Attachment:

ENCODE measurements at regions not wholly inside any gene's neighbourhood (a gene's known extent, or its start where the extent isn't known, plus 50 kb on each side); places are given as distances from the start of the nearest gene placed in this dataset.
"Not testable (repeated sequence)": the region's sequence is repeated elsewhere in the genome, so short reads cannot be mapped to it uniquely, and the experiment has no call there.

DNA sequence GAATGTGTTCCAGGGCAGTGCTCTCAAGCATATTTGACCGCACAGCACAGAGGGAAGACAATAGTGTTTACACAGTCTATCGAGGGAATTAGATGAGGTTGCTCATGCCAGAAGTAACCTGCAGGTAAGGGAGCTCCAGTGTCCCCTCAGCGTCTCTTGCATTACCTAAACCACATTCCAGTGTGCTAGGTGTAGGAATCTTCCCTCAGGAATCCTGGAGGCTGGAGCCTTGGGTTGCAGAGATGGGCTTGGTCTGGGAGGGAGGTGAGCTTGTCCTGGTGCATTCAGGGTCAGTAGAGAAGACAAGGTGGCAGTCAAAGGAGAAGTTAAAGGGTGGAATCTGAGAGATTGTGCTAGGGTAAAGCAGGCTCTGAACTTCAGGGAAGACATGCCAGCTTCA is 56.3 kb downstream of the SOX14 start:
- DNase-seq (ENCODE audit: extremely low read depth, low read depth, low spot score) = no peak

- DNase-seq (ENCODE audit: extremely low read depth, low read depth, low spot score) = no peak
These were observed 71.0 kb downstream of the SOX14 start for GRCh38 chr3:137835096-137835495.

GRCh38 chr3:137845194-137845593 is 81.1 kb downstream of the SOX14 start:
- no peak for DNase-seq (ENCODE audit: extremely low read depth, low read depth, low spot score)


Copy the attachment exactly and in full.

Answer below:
ENCODE measurements at regions not wholly inside any gene's neighbourhood (a gene's known extent, or its start where the extent isn't known, plus 50 kb on each side); places are given as distances from the start of the nearest gene placed in this dataset.
"Not testable (repeated sequence)": the region's sequence is repeated elsewhere in the genome, so short reads cannot be mapped to it uniquely, and the experiment has no call there.

DNA sequence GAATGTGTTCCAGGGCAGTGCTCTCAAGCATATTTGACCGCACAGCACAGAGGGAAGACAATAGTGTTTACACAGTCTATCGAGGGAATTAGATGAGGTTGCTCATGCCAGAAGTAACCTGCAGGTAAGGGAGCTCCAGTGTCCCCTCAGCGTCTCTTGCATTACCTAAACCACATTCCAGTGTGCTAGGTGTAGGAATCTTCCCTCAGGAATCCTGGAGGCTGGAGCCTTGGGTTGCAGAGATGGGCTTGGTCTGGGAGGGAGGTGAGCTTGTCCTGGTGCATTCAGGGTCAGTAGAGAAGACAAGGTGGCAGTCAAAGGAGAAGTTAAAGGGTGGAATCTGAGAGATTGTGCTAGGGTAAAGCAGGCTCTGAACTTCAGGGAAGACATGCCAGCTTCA is 56.3 kb downstream of the SOX14 start:
- DNase-seq (ENCODE audit: extremely low read depth, low read depth, low spot score) = no peak

- DNase-seq (ENCODE audit: extremely low read depth, low read depth, low spot score) = no peak
These were observed 71.0 kb downstream of the SOX14 start for GRCh38 chr3:137835096-137835495.

GRCh38 chr3:137845194-137845593 is 81.1 kb downstream of the SOX14 start:
- no peak for DNase-seq (ENCODE audit: extremely low read depth, low read depth, low spot score)